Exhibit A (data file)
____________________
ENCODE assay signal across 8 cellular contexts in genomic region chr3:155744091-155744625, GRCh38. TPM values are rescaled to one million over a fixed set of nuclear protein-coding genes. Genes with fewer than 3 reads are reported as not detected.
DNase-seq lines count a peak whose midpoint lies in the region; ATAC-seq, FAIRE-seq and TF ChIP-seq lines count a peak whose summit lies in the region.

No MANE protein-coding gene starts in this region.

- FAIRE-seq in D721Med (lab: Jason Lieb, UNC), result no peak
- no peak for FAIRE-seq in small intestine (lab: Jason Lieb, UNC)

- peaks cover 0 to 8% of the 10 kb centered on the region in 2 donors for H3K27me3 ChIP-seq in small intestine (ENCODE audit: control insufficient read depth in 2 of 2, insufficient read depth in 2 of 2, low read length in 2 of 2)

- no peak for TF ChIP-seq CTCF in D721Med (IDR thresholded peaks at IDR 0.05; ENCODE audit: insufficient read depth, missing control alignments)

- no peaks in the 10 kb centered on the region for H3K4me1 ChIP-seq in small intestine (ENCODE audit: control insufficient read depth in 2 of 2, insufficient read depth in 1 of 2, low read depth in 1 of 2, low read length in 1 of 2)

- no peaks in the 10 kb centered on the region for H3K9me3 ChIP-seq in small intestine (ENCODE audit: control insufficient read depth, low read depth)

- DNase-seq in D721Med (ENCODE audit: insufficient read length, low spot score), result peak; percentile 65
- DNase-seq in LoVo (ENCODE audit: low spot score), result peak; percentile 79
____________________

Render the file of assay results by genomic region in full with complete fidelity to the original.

ENCODE assay signal across 8 cellular contexts in genomic region chr3:155744091-155744625, GRCh38. TPM values are rescaled to one million over a fixed set of nuclear protein-coding genes. Genes with fewer than 3 reads are reported as not detected.
DNase-seq lines count a peak whose midpoint lies in the region; ATAC-seq, FAIRE-seq and TF ChIP-seq lines count a peak whose summit lies in the region.

No MANE protein-coding gene starts in this region.

- FAIRE-seq in D721Med (lab: Jason Lieb, UNC), result no peak
- no peak for FAIRE-seq in small intestine (lab: Jason Lieb, UNC)

- peaks cover 0 to 8% of the 10 kb centered on the region in 2 donors for H3K27me3 ChIP-seq in small intestine (ENCODE audit: control insufficient read depth in 2 of 2, insufficient read depth in 2 of 2, low read length in 2 of 2)

- no peak for TF ChIP-seq CTCF in D721Med (IDR thresholded peaks at IDR 0.05; ENCODE audit: insufficient read depth, missing control alignments)

- no peaks in the 10 kb centered on the region for H3K4me1 ChIP-seq in small intestine (ENCODE audit: control insufficient read depth in 2 of 2, insufficient read depth in 1 of 2, low read depth in 1 of 2, low read length in 1 of 2)

- no peaks in the 10 kb centered on the region for H3K9me3 ChIP-seq in small intestine (ENCODE audit: control insufficient read depth, low read depth)

- DNase-seq in D721Med (ENCODE audit: insufficient read length, low spot score), result peak; percentile 65
- DNase-seq in LoVo (ENCODE audit: low spot score), result peak; percentile 79